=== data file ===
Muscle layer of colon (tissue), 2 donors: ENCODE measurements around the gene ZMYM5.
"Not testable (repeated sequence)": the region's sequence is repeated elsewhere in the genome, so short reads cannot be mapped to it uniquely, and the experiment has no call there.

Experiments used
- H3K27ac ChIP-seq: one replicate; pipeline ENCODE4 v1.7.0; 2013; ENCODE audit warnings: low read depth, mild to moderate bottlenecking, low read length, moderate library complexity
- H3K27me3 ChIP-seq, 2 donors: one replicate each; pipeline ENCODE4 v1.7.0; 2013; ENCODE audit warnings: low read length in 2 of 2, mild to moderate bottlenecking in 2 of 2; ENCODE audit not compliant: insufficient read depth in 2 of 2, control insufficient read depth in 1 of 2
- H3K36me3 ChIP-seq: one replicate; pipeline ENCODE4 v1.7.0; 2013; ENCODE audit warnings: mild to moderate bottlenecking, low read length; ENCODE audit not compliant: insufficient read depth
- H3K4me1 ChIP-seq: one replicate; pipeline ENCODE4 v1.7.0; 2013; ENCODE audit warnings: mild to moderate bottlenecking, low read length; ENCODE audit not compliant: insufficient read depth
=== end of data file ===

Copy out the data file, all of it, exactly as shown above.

Muscle layer of colon (tissue), 2 donors: ENCODE measurements around the gene ZMYM5.
"Not testable (repeated sequence)": the region's sequence is repeated elsewhere in the genome, so short reads cannot be mapped to it uniquely, and the experiment has no call there.

Experiments used
- H3K27ac ChIP-seq: one replicate; pipeline ENCODE4 v1.7.0; 2013; ENCODE audit warnings: low read depth, mild to moderate bottlenecking, low read length, moderate library complexity
- H3K27me3 ChIP-seq, 2 donors: one replicate each; pipeline ENCODE4 v1.7.0; 2013; ENCODE audit warnings: low read length in 2 of 2, mild to moderate bottlenecking in 2 of 2; ENCODE audit not compliant: insufficient read depth in 2 of 2, control insufficient read depth in 1 of 2
- H3K36me3 ChIP-seq: one replicate; pipeline ENCODE4 v1.7.0; 2013; ENCODE audit warnings: mild to moderate bottlenecking, low read length; ENCODE audit not compliant: insufficient read depth
- H3K4me1 ChIP-seq: one replicate; pipeline ENCODE4 v1.7.0; 2013; ENCODE audit warnings: mild to moderate bottlenecking, low read length; ENCODE audit not compliant: insufficient read depth